8. Paper mountains

Keeps schools stuck in a world of paper, which can’t be emailed or easily stored. How many pieces of paper with writing are simply lost, deliberately or otherwise by children at school?

9. Cost of photocopying

Paper, pencils and pens cost money, but that is nothing compared to the cost of printing and photocopying, in terms of photocopying machines, printers and print cartridges.

10. Not green

Paper production, for writing assignments, destroys trees, uses nasty chemicals and if it doesn't end up as landfill. entails difficult and costly recycling.

11. Encourages academic curriculum

Pen and pencil assessment skews assessment towards writing and away from performance. This has led to an overwhelmingly academic curriculum, at the expense of practical and vocational skills.

12. Paper homework

It encourages primitive, photocopied A4 sheets for homework and mechanical 'fill-in-the-blank' assignments, with the additional problem that homework has to be physically marked by overworked teachers. Automated, online homework and assessment is surely superior.

13. Red pen assessment

It encourages teachers to use ‘red pen’ marking, highlighting failure, rather than the generosity of formative feedback. Children learn from failure which is why all feedback should be constructive.

14. Skews assessment

My kids look at pens and pencils as if they’re Egyptian artefacts. The fact is, that pens and pencils, if used in assessments, actually hinder or skew the proper assessment of attainment. Many of these kids write, incessantly on keyboards, not using pen and pencil.

15. Real world deficit

Lastly, when they enter the world of work, if they write, it will be largely on a keyboard. Surely touch typing is a skill worth learning.

This was inspired by Katie Stansberry's original idea


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Sunday, May 15, 2011

Abandon lectures: increase attendance, attitudes and attainment

In a recent debate with Stephen Downes, I spent some time going through dozens of papers and meta-studies showing that the lecture is a largely disastrous pedagogic technique, devoid of formative assessment, diagnosis of student understanding, actual teaching or inspiration.

I wasn’t surprised at the qualitative nature of Stephen’s response, as I’ve heard it many times before 1) that lectures are not about ‘teaching’ but ‘showing practice ’i.e. what it’s like to be a physicist, whatever, 2) some lectures are good e.g. Martin Luther King’s speech etc. and 3) lectures must be good as they’ve been around for so long.

I don’t buy any of these arguments as 1) that’s not what lecturers or students think, expect or require, 2) the fact that a chosen few can do something well (like surgery or any other form of expertise) doesn’t mean that it should be done by everyone 3) slavery was around for millennia but it doesn’t make it right – you can’t derive an ‘ought’ from an ‘is’. In any case, I’ll beaver on uncovering the evidence where I find it.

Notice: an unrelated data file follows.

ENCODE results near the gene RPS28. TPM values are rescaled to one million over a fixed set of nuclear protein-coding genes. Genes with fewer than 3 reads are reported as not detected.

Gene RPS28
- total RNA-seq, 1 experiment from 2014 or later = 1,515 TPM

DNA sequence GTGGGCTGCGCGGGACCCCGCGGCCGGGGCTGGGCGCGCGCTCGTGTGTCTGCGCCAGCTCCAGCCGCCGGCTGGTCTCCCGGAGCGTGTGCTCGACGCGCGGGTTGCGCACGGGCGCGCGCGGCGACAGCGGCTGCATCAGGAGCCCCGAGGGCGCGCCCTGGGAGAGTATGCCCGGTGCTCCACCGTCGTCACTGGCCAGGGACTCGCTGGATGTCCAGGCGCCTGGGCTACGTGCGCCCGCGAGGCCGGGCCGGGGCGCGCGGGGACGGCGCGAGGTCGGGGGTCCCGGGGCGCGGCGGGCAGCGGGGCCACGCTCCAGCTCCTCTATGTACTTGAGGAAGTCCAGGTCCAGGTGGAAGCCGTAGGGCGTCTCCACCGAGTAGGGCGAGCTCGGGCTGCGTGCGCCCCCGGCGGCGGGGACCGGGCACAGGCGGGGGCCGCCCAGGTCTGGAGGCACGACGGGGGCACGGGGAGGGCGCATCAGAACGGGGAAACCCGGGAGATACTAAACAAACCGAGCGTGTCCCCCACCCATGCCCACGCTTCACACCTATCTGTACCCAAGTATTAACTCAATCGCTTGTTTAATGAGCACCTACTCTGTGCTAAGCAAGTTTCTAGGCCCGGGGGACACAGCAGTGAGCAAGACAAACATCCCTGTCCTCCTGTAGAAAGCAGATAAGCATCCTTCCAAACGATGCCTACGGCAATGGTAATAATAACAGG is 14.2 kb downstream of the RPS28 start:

In this week’s Science, a Nobel Prize winning physicist and associate director of science at the White House Office of Science and Technology Policy, Carl Wieman, along with researchers Louis Deslauriers and Ellen Schelew, published a paper ‘Improved Learning in a Large Enrolment Physics Class’ that shows improvements in attainment, attendance and attitudes in students when lectures delivered by senior experienced academics are abandoned in favour of approaches where postdocs, interactive techniques and formative assessments are used.

http://www.sciencemag.org/content/332/6031/862.abstract

As the authors say, even in good lectures, with good student reviews, student attainment can be poor. So they cut through the qualitative stuff and compared:

1. Control group (267 students) taught by experienced faculty member with years of experience teaching the physics course and good student evaluations.

2. Experimental group (271 students) taught by a postdoc with almost no teaching experience in introductory physics, using proven, researched, learning techniques.

The groups were taught a module in a physics course, in three one hour sessions in one week. In short; attendance increased, measured attitudes were better (students enjoyed the experience (90%) and thought that the whole course would be better if taught this way (77%)). More importantly students in the experimental group outperformed the control group, doing more than twice as well in assessment than the control group.

Academics will go to great lengths to defend traditional lectures, even abuse, (see my Don’t lecture me! ALT talk complete with abusive Tweets). However, there comes appoint when the evidence (surely a fundamental tenet in HE) must win out. This paper points towards something that decades of research have confirmed, that there must be a rethink on lectures. We may then have a chance to dramatically change teaching in Higher Education for the better, also making to cheaper. In other words, get good teachers to teach and let researchers research. The two competences may overlap but they are not congruent.